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I really think the components under the dash and inside the car are just getting that hot. Imagine the amount of heat your carpet and seats hold even after you turn the AC on. It takes time to cool all of that stuff back down. Try parking your car in the shade in the same triple digit heat and I'm sure you'll notice a difference. Its not just the air temps that's causing your problems. Its the sun's rays.

Every time my cars are parked outside the sunshield in the windshield gets setup. Keeping the UV off the dash helps in the long run as well. If I'm going to be parked for a long amount of time on a hot sunny day then all of the sunshields go up. Proper window tinting helps a ton also. Ceramic tints are the go to stuff these days. Many of the very light (almost clear) ceramic tints block just as much heat as the older 5% dyed window films. So imagine what a 30% ceramic would do to cut down on the heat energy being put into the interior. Now imagine insulated sunshields on all of your windows that block 100% of the light coming through.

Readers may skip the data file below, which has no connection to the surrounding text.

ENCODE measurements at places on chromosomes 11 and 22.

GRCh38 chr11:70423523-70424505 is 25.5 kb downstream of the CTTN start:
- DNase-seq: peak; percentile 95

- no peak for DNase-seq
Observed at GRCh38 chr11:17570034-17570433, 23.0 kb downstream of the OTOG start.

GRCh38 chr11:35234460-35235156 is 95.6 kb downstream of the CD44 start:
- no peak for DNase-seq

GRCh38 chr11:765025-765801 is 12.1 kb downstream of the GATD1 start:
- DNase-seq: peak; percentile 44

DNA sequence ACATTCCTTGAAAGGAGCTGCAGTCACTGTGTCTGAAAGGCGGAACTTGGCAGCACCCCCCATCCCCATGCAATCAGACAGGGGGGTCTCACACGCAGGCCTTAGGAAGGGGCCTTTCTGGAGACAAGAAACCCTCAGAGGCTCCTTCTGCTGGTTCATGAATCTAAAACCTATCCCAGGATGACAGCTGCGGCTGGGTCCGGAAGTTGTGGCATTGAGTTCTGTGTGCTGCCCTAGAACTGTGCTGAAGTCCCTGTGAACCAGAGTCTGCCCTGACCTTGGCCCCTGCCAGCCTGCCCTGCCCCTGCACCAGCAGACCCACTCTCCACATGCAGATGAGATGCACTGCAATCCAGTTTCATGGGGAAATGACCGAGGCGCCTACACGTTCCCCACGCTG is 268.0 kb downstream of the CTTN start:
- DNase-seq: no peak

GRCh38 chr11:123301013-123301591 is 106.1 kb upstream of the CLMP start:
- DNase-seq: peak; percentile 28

Cruiser Sunshields.jpg



or you can own an audi that has a solar panel in the sunroof to run the blower fan to keep fresh air circulating inside the cabin.
 
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Yeah it could still be heat soak on the condenser.
I'd like to add to your comment that i live 2 steps outside of hell, where last week it was 117 degrees in the shade, so i have alot of experience dealing with AC's not blowing cold. The thing he's forgetting about, is when he parks his truck in the sun, the WHOLE interior of his truck becomes a huge green house heat sink. So it's going to take awhile to absorb, and then exchange all that latent heat from his interior, before his AC starts blowing cold.
 

enox

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I'd like to add to your comment that i live 2 steps outside of hell, where last week it was 117 degrees in the shade, so i have alot of experience dealing with AC's not blowing cold. The thing he's forgetting about, is when he parks his truck in the sun, the WHOLE interior of his truck becomes a huge green house heat sink. So it's going to take awhile to absorb, and then exchange all that latent heat from his interior, before his AC starts blowing cold.